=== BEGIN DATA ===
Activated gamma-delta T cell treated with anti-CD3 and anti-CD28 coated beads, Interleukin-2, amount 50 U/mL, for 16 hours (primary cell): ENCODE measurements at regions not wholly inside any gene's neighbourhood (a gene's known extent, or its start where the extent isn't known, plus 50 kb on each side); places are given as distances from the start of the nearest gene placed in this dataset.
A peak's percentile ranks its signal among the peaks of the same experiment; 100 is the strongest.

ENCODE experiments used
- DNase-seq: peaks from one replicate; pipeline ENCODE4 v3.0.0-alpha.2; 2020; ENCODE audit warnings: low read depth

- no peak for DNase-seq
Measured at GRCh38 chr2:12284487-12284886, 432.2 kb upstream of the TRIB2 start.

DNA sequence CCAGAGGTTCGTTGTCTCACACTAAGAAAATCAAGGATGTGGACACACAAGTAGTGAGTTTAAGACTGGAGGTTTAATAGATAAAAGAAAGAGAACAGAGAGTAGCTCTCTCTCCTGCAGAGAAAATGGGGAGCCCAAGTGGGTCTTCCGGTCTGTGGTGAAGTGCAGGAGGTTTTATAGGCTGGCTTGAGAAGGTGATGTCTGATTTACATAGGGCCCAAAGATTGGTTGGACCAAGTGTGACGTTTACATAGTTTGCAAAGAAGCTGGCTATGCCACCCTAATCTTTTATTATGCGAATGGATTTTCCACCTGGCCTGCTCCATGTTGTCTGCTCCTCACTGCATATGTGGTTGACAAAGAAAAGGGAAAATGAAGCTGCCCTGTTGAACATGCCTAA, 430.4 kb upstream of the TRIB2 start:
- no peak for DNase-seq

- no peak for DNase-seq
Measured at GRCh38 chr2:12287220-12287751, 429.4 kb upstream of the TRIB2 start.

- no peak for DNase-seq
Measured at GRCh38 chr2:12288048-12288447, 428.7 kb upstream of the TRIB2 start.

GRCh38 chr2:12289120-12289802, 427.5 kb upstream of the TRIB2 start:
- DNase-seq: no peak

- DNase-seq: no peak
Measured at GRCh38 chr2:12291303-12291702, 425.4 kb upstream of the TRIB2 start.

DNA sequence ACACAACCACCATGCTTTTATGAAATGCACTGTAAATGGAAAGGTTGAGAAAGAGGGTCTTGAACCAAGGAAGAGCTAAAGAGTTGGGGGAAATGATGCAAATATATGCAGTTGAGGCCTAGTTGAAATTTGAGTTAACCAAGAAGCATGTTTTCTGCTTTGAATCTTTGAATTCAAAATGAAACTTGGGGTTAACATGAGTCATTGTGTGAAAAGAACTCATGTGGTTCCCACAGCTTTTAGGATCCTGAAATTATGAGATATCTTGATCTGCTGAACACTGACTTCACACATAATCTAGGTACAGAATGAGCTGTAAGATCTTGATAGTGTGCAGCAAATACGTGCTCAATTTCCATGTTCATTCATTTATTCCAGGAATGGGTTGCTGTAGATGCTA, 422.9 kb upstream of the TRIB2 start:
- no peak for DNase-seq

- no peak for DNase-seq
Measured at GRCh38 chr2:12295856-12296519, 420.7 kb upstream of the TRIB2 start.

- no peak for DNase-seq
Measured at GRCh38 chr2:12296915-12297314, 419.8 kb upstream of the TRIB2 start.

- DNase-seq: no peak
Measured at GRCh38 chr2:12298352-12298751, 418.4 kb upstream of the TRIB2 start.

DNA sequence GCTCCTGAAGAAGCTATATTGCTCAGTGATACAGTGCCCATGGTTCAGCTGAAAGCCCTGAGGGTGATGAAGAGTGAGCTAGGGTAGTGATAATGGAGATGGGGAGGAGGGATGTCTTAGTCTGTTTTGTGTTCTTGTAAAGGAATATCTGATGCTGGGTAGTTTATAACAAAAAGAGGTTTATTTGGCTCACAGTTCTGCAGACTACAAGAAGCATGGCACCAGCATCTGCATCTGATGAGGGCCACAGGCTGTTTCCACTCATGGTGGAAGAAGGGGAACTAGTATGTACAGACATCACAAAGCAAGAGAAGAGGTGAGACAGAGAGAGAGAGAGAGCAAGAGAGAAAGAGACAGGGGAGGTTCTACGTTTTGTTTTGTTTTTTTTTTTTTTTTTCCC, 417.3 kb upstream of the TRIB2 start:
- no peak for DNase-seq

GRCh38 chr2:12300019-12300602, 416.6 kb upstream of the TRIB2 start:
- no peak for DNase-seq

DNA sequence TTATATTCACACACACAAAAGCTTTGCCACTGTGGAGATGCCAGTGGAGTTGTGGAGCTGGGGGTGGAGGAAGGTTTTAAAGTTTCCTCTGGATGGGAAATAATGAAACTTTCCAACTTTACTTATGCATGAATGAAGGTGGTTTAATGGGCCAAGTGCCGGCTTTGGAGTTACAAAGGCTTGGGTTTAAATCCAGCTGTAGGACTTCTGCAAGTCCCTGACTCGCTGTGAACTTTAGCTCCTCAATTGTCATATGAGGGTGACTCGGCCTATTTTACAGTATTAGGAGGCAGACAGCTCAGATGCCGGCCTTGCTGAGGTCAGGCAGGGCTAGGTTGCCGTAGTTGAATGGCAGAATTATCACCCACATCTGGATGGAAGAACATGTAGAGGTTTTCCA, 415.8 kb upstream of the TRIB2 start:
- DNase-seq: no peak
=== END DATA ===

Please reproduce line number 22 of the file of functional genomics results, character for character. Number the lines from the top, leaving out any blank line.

Measured at GRCh38 chr2:12296915-12297314, 419.8 kb upstream of the TRIB2 start.